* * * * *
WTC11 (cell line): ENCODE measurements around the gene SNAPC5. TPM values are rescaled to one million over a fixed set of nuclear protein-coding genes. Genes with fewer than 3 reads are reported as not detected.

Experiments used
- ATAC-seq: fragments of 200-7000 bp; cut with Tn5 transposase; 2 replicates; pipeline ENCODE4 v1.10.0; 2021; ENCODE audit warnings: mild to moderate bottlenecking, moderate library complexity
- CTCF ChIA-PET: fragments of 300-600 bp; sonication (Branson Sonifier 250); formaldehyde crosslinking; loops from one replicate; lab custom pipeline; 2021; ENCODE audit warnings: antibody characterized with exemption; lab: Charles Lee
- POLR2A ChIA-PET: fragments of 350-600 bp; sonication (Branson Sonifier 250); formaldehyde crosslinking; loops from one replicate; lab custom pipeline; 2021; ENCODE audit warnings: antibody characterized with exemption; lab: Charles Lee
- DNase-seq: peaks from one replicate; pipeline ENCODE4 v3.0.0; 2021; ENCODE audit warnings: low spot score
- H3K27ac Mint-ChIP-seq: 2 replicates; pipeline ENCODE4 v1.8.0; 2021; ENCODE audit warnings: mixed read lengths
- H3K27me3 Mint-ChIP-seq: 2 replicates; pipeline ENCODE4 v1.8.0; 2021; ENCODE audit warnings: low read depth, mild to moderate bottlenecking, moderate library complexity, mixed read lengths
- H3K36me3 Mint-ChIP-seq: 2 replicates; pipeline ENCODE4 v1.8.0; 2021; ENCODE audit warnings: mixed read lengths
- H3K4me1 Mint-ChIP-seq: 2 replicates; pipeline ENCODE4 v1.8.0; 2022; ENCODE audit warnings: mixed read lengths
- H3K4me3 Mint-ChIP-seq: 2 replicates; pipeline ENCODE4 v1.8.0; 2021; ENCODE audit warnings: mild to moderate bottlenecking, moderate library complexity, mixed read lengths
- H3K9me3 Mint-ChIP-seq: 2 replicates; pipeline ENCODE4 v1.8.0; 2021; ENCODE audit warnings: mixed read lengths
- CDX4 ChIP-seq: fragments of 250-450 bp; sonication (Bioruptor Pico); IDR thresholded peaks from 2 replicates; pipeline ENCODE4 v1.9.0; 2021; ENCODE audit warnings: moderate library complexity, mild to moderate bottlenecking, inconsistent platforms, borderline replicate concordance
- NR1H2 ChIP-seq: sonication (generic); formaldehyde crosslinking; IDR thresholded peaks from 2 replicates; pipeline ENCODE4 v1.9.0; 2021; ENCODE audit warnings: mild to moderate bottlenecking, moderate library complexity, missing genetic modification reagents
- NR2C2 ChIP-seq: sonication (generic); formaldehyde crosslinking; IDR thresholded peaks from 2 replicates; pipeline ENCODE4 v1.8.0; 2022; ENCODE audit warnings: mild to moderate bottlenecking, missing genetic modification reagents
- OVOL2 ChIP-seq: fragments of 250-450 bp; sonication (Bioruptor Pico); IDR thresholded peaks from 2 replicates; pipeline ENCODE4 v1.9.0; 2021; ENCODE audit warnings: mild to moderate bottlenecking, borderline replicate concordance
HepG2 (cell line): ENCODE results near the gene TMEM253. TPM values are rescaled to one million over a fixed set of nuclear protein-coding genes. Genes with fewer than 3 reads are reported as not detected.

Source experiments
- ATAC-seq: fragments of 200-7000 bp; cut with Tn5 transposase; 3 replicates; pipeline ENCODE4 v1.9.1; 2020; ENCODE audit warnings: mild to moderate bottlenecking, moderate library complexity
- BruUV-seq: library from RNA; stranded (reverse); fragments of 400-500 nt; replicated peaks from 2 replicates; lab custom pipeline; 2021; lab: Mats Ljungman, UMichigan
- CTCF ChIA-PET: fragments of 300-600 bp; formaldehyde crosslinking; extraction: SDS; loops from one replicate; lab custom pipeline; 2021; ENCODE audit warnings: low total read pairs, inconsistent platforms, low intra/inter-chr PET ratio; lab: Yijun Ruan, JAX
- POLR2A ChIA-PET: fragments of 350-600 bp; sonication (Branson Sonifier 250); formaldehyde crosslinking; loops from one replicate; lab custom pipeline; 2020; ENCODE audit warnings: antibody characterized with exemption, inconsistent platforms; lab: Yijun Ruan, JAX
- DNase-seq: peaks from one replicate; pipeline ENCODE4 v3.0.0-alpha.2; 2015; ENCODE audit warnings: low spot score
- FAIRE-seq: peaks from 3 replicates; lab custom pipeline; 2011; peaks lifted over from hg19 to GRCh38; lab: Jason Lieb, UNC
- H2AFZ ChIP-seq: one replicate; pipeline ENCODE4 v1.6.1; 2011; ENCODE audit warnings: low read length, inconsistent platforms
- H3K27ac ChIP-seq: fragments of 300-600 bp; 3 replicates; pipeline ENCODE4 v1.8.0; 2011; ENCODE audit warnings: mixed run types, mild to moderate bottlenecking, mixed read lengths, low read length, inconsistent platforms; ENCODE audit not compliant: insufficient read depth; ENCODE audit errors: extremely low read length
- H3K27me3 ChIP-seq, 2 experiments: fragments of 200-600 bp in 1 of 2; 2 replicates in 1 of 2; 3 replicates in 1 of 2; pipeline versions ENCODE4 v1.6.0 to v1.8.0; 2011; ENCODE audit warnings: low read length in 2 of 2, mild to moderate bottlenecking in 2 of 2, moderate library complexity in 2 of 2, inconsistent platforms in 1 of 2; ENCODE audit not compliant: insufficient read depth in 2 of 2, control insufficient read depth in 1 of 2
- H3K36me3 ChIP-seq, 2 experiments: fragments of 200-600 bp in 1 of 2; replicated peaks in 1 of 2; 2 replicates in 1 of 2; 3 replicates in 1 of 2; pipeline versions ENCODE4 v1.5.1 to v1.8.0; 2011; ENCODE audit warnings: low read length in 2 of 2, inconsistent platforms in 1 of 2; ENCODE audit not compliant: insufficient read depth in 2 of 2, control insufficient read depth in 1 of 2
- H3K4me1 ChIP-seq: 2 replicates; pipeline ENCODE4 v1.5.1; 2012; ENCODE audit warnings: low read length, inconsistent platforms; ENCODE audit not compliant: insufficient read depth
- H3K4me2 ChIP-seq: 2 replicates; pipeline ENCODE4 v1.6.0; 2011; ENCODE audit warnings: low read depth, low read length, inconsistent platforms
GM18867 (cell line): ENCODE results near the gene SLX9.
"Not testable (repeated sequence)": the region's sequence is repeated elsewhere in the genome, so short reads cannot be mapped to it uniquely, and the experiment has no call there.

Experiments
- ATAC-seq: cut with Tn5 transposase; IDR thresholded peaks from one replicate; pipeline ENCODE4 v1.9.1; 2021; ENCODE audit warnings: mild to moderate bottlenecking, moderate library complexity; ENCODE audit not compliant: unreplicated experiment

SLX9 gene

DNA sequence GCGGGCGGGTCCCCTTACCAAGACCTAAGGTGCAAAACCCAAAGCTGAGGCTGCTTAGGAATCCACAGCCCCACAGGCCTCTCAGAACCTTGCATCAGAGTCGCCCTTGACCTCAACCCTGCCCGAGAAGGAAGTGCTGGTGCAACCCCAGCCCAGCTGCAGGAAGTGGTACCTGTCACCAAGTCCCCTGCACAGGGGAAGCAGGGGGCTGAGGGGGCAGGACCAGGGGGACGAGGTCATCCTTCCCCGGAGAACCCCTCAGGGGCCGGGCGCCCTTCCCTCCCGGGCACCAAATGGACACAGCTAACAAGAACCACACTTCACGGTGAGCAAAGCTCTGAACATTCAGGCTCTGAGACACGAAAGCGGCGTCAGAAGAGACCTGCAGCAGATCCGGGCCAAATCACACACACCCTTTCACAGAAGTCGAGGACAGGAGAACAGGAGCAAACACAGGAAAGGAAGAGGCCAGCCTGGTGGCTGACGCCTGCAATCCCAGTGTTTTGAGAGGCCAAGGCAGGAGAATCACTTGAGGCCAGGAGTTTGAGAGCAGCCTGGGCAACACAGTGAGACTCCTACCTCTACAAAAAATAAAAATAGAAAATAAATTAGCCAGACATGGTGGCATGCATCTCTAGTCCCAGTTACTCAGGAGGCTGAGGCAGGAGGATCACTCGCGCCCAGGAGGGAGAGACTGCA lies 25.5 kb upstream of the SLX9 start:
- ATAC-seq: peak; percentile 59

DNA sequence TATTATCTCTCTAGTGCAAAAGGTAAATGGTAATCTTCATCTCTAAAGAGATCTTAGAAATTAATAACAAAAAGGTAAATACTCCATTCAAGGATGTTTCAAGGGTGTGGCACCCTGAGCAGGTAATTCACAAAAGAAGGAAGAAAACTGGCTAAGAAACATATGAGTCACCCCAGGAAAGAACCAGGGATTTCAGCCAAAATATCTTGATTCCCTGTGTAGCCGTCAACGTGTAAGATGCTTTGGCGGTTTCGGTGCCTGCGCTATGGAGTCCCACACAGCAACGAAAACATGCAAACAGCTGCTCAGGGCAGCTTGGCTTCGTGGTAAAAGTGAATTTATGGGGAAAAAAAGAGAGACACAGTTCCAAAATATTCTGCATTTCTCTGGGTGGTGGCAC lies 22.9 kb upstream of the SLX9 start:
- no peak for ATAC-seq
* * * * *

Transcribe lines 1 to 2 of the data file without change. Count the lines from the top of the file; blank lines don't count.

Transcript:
WTC11 (cell line): ENCODE measurements around the gene SNAPC5. TPM values are rescaled to one million over a fixed set of nuclear protein-coding genes. Genes with fewer than 3 reads are reported as not detected.

Experiments used